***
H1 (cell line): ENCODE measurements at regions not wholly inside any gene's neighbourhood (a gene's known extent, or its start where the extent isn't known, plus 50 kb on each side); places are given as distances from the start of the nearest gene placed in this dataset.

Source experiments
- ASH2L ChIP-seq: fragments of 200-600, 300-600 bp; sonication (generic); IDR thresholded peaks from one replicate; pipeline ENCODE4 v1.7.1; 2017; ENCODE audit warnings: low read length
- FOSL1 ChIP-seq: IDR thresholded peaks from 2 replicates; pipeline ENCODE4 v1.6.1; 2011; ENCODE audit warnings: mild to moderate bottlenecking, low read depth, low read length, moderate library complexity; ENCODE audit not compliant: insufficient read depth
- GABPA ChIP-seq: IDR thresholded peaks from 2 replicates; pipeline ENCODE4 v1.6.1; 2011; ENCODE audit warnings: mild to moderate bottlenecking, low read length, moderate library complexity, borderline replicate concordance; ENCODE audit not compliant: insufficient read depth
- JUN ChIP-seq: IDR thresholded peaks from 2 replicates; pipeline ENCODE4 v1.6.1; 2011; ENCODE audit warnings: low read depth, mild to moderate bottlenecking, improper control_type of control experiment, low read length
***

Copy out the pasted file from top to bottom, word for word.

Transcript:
H1 (cell line): ENCODE measurements at regions not wholly inside any gene's neighbourhood (a gene's known extent, or its start where the extent isn't known, plus 50 kb on each side); places are given as distances from the start of the nearest gene placed in this dataset.

Source experiments
- ASH2L ChIP-seq: fragments of 200-600, 300-600 bp; sonication (generic); IDR thresholded peaks from one replicate; pipeline ENCODE4 v1.7.1; 2017; ENCODE audit warnings: low read length
- FOSL1 ChIP-seq: IDR thresholded peaks from 2 replicates; pipeline ENCODE4 v1.6.1; 2011; ENCODE audit warnings: mild to moderate bottlenecking, low read depth, low read length, moderate library complexity; ENCODE audit not compliant: insufficient read depth
- GABPA ChIP-seq: IDR thresholded peaks from 2 replicates; pipeline ENCODE4 v1.6.1; 2011; ENCODE audit warnings: mild to moderate bottlenecking, low read length, moderate library complexity, borderline replicate concordance; ENCODE audit not compliant: insufficient read depth
- JUN ChIP-seq: IDR thresholded peaks from 2 replicates; pipeline ENCODE4 v1.6.1; 2011; ENCODE audit warnings: low read depth, mild to moderate bottlenecking, improper control_type of control experiment, low read length